Land (2021) Review
Robin Wright's debut directorial effort is the result of a long-running trail set by recent female-led films that focus on living off the grid, particularly Jean-Marc Valleee's Wild, Debra Granik's Leave No Trace and Chloe Zhao's Oscar-winning Nomadland. While the landscape is as breathtaking, Land cleaves too close to the familiar territory. The script's lack of imagination does not compare to its more spirited predecessors.
The majority of the film plays as a dark silent montage of an innocent Edee struggling to be self-sufficient.
Wright is the lead character Edee the woman who escapes to a dangerous cabin at the top of the mountain ranges of Wyoming after a tragic event in her life. Her character is not suited to life in a cabin as it is much more rough and tough than the cottage-style. The film is an unsettling silent montage of an aspiring Edee struggling to be self-sufficient. Hands are brittle with blisters from chopping firewood. She can't hunt, her crops shrivel and she's soon consuming cold tuna out of the can as she shivers during her very first cold winter. In one terrifying instant, the bear is seen circling her outdoor toilet, and swipes against the walls. Take heart, then, that Land often cuts off to the enticingly green mountain views to get relief.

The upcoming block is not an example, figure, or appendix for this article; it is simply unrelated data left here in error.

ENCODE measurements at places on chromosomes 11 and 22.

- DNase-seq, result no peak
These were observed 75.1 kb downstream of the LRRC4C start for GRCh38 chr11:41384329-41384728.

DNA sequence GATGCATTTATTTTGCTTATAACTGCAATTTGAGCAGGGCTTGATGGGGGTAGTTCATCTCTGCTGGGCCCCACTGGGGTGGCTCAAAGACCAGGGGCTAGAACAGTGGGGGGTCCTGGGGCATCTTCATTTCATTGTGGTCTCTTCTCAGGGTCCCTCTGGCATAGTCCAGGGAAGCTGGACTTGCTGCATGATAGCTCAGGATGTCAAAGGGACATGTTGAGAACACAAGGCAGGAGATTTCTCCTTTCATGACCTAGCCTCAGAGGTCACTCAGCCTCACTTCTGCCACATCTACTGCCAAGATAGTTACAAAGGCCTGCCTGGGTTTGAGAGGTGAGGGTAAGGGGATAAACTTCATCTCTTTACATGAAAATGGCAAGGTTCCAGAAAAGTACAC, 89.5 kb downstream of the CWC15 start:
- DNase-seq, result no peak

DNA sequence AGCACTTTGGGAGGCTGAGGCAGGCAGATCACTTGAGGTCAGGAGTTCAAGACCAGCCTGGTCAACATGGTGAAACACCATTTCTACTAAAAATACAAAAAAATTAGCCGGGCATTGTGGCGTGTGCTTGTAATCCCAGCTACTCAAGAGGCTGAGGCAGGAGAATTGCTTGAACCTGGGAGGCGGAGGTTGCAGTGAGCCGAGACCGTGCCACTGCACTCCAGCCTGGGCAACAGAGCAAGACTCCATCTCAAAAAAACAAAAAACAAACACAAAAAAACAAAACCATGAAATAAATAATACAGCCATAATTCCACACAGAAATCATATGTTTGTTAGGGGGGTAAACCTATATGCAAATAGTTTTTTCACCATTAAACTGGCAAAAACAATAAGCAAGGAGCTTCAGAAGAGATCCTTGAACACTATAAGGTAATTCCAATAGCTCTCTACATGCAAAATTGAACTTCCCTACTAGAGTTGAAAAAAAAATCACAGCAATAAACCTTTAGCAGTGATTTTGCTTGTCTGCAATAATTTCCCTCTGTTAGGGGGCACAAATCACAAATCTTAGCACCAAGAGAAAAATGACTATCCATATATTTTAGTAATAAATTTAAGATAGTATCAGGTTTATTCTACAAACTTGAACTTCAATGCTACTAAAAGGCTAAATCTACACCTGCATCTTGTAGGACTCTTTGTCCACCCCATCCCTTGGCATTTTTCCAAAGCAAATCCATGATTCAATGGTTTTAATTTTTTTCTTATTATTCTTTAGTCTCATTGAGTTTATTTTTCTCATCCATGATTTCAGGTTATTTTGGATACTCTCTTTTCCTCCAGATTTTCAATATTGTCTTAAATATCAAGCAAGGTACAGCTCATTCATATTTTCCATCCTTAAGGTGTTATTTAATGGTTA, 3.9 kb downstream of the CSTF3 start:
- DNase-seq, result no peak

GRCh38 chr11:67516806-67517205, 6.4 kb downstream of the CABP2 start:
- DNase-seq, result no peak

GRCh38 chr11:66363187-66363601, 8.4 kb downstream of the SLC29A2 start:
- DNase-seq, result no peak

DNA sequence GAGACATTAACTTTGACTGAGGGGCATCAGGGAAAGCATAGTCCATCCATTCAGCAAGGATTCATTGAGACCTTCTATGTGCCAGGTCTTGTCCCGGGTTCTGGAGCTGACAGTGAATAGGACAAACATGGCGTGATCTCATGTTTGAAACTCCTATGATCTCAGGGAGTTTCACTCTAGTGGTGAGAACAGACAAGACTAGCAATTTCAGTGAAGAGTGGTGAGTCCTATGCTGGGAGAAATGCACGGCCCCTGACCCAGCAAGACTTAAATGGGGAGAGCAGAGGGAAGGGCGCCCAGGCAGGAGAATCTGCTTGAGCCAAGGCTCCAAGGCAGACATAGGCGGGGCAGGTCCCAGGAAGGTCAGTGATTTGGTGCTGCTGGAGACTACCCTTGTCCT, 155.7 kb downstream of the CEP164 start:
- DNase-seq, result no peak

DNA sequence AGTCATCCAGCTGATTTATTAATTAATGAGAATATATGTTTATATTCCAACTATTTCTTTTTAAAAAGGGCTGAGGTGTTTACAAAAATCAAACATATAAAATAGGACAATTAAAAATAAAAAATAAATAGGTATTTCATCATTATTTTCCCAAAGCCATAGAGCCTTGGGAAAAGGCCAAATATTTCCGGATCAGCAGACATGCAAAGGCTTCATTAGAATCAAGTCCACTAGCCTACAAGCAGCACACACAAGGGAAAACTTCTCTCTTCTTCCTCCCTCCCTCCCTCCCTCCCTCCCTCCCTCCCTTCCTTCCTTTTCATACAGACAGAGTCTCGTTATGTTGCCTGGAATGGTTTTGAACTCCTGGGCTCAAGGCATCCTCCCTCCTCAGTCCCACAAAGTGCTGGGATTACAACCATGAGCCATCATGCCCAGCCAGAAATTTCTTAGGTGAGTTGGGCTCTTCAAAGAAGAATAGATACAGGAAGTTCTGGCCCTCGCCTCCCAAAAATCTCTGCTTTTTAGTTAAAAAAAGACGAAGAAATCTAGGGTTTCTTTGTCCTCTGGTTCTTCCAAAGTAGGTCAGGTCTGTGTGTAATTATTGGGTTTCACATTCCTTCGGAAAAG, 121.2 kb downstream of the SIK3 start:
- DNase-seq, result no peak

Infrequent flashbacks of a more sunny past provide a reason for her uncontrollable behavior. In a state of sadness, at some point she's hoping that the elements will prevail. That's exactly what she'd receive in the event that gruff Miguel (Demian Bichir) is a hunter from the area did not step in to help her out, by providing medicine and patient instruction in survival techniques. From then on the film's scope narrows dramatically to the sacrifice of Miguel and Edee's redemption. It's the jovial banter between a self-absorbed, smug heroine and her mysterious saviour. For Edee unfortunately, Wyoming's environment and its culture serve as a backdrop to aid her in her therapy. Land's rote conclusion will cause you to long for something as volatile as weather and with a broader scope than what you see from her old porch.